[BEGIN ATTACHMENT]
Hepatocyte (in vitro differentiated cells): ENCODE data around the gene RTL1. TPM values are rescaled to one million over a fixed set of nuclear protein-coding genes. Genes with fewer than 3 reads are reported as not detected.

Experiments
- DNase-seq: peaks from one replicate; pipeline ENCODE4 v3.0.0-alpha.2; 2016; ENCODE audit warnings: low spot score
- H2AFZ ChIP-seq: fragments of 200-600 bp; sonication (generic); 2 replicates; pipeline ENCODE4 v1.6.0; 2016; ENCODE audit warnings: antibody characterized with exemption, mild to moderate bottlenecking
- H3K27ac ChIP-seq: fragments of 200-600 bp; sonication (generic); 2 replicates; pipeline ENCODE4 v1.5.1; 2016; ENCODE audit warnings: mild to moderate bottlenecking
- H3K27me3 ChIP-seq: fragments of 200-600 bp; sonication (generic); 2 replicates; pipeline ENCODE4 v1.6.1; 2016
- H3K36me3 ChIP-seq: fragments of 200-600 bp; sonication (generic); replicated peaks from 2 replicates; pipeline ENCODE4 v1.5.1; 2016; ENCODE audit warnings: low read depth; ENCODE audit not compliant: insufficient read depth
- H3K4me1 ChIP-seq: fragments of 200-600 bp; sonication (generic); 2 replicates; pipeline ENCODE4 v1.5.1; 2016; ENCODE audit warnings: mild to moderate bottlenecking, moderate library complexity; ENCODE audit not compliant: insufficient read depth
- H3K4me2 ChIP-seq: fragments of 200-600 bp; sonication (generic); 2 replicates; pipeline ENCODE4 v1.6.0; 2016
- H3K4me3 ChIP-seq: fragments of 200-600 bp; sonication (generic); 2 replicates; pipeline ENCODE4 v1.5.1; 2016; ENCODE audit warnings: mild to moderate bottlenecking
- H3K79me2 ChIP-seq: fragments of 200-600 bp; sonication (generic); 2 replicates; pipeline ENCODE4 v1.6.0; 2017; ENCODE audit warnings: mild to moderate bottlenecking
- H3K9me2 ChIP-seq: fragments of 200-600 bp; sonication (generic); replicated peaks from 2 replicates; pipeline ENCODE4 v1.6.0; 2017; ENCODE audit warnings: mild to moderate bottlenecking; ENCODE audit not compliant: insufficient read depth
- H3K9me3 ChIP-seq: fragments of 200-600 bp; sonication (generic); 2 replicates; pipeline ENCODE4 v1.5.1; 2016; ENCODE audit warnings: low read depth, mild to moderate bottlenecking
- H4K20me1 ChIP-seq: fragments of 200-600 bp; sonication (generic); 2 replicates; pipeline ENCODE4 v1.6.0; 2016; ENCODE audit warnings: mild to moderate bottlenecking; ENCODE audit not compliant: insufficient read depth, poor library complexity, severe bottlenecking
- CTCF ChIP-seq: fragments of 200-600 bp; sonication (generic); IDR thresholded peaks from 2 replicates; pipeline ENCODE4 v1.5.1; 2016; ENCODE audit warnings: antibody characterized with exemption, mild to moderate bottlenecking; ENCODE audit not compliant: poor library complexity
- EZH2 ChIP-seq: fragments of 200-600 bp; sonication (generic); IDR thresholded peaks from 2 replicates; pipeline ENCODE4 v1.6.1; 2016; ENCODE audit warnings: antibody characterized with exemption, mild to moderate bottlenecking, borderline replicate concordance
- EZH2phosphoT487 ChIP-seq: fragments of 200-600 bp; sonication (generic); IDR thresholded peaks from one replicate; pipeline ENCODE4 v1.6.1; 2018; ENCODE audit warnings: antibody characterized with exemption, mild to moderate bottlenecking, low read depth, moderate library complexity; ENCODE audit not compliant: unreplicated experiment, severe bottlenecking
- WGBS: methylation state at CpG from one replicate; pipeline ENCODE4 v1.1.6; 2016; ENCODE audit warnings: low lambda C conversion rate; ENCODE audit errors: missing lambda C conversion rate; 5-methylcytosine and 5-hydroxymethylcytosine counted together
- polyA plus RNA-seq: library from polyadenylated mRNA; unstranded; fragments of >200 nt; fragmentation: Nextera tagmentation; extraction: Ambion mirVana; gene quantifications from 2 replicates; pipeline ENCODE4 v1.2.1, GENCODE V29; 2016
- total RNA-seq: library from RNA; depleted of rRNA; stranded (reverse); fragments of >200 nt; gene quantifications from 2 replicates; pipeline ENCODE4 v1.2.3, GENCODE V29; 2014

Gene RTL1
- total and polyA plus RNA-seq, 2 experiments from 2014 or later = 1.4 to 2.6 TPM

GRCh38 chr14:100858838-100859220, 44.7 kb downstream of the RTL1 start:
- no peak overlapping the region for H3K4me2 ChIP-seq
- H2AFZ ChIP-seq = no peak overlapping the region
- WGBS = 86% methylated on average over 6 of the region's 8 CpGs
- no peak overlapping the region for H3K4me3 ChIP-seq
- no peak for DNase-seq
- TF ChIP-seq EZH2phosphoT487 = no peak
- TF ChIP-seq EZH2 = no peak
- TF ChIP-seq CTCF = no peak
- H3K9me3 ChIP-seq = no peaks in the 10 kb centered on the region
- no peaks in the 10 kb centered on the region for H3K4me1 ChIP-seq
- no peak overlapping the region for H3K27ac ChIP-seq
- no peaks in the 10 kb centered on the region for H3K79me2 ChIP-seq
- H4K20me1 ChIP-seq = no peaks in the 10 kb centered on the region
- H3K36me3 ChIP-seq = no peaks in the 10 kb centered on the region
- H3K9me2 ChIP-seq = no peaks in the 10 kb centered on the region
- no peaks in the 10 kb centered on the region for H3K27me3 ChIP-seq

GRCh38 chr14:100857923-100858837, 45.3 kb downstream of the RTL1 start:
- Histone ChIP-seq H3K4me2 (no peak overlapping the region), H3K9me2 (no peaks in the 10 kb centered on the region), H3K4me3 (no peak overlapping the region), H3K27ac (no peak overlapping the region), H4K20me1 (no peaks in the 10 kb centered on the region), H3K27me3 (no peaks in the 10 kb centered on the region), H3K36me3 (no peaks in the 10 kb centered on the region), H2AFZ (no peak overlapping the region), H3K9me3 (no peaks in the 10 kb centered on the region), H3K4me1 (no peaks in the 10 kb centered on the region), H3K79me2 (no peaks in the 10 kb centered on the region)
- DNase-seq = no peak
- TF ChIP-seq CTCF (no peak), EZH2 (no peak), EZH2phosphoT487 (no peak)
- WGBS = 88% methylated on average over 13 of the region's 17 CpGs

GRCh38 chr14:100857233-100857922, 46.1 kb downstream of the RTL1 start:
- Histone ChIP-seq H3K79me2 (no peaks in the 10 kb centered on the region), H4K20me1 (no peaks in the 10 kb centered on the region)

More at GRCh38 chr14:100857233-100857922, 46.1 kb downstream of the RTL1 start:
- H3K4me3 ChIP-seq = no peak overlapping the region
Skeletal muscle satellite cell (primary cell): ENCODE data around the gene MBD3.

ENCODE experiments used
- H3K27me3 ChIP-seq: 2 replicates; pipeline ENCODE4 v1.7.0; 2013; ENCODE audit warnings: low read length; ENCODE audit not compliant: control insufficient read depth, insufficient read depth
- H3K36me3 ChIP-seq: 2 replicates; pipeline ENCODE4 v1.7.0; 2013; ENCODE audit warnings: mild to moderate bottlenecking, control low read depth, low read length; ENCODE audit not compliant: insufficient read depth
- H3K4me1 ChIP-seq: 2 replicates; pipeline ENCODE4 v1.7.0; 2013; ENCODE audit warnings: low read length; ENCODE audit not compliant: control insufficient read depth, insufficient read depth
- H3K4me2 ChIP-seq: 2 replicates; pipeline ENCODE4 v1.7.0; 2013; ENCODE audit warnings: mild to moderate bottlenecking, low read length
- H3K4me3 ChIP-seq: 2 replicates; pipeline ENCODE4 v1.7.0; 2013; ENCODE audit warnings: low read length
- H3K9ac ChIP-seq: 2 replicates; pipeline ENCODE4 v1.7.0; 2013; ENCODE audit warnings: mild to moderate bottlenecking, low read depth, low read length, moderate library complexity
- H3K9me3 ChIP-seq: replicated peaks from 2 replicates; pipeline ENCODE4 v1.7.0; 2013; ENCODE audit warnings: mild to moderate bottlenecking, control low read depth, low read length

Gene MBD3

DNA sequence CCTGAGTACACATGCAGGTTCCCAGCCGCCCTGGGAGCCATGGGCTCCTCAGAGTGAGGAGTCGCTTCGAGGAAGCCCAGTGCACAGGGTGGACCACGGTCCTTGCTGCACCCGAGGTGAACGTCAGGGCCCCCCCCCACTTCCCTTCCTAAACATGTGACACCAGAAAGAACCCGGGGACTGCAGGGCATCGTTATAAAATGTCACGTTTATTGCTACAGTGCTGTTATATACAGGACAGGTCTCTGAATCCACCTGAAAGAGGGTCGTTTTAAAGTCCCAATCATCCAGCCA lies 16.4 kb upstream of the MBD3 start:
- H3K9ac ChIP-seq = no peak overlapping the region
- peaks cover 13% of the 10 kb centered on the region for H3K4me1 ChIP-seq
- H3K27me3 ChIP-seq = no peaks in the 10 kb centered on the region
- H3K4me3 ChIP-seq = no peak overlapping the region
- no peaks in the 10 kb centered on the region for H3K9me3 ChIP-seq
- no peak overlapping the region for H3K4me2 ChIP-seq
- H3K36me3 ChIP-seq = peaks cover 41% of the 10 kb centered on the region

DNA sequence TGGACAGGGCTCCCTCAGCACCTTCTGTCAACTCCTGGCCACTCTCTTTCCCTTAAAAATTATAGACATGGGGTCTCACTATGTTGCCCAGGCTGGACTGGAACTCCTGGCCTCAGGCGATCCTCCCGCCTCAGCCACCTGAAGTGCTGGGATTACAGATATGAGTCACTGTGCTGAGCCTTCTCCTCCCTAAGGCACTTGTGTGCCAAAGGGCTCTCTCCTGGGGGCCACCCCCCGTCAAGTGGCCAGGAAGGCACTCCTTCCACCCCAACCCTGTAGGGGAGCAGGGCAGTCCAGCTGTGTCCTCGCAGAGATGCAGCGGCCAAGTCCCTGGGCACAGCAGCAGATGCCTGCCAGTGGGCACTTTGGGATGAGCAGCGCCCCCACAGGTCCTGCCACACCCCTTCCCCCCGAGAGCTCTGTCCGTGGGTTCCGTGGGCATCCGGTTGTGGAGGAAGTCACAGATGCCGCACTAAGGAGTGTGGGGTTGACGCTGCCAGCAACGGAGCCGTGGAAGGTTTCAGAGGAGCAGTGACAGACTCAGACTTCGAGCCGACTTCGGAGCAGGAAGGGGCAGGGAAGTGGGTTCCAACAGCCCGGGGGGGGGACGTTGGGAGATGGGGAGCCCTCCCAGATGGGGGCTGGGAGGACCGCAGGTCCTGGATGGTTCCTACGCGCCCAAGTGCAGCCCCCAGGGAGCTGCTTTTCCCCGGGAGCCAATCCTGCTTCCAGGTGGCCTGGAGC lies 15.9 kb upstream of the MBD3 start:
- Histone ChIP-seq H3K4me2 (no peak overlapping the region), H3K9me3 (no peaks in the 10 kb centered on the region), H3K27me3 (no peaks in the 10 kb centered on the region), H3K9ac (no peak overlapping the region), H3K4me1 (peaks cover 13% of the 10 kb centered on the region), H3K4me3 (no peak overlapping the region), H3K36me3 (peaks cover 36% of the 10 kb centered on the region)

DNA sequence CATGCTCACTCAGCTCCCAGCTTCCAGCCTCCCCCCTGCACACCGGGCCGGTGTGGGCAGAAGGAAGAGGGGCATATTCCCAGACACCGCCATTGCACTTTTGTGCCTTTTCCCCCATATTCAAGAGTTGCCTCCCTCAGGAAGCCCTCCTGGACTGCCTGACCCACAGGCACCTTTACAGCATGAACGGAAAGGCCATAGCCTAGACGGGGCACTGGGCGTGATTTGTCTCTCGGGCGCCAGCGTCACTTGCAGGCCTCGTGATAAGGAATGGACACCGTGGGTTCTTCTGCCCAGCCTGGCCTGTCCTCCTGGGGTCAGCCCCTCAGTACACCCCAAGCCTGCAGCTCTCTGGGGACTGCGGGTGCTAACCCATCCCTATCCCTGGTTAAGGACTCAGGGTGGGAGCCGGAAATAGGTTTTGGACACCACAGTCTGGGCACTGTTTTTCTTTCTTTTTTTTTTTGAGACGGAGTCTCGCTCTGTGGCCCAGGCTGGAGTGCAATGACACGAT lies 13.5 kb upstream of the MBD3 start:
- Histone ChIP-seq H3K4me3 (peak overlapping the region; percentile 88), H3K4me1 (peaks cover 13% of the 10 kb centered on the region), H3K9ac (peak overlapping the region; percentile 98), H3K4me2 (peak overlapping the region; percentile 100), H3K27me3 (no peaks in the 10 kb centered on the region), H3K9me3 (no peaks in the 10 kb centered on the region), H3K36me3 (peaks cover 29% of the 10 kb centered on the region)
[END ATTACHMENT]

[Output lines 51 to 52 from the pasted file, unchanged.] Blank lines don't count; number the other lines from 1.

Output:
- H3K27me3 ChIP-seq: 2 replicates; pipeline ENCODE4 v1.7.0; 2013; ENCODE audit warnings: low read length; ENCODE audit not compliant: control insufficient read depth, insufficient read depth
- H3K36me3 ChIP-seq: 2 replicates; pipeline ENCODE4 v1.7.0; 2013; ENCODE audit warnings: mild to moderate bottlenecking, control low read depth, low read length; ENCODE audit not compliant: insufficient read depth